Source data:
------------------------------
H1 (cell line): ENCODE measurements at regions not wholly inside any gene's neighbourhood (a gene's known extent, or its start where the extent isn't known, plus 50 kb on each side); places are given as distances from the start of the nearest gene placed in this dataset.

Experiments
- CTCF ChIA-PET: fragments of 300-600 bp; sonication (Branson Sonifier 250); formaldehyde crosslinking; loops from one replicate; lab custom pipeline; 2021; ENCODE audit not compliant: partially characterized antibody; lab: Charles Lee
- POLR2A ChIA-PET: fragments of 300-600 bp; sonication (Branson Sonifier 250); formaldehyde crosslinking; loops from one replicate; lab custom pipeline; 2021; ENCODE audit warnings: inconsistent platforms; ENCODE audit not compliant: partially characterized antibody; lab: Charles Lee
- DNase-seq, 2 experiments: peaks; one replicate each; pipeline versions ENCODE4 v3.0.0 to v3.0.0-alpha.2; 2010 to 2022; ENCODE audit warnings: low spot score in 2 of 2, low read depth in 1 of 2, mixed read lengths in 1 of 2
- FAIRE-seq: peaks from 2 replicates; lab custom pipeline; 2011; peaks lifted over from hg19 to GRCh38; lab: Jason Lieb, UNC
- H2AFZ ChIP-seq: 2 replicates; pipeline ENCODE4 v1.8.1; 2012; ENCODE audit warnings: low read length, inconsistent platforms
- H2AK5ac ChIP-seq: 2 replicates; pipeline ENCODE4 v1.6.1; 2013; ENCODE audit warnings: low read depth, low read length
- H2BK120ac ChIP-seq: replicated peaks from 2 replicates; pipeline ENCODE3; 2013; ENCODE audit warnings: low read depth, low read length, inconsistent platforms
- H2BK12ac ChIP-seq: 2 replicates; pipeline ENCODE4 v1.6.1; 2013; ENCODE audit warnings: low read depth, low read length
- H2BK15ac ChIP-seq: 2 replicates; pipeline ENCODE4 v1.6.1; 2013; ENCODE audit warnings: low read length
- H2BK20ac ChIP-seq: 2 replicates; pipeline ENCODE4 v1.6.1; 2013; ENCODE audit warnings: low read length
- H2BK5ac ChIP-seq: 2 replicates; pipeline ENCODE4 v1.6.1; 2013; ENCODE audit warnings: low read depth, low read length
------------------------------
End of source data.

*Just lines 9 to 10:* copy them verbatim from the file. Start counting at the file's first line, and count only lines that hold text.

- H2BK120ac ChIP-seq: replicated peaks from 2 replicates; pipeline ENCODE3; 2013; ENCODE audit warnings: low read depth, low read length, inconsistent platforms
- H2BK12ac ChIP-seq: 2 replicates; pipeline ENCODE4 v1.6.1; 2013; ENCODE audit warnings: low read depth, low read length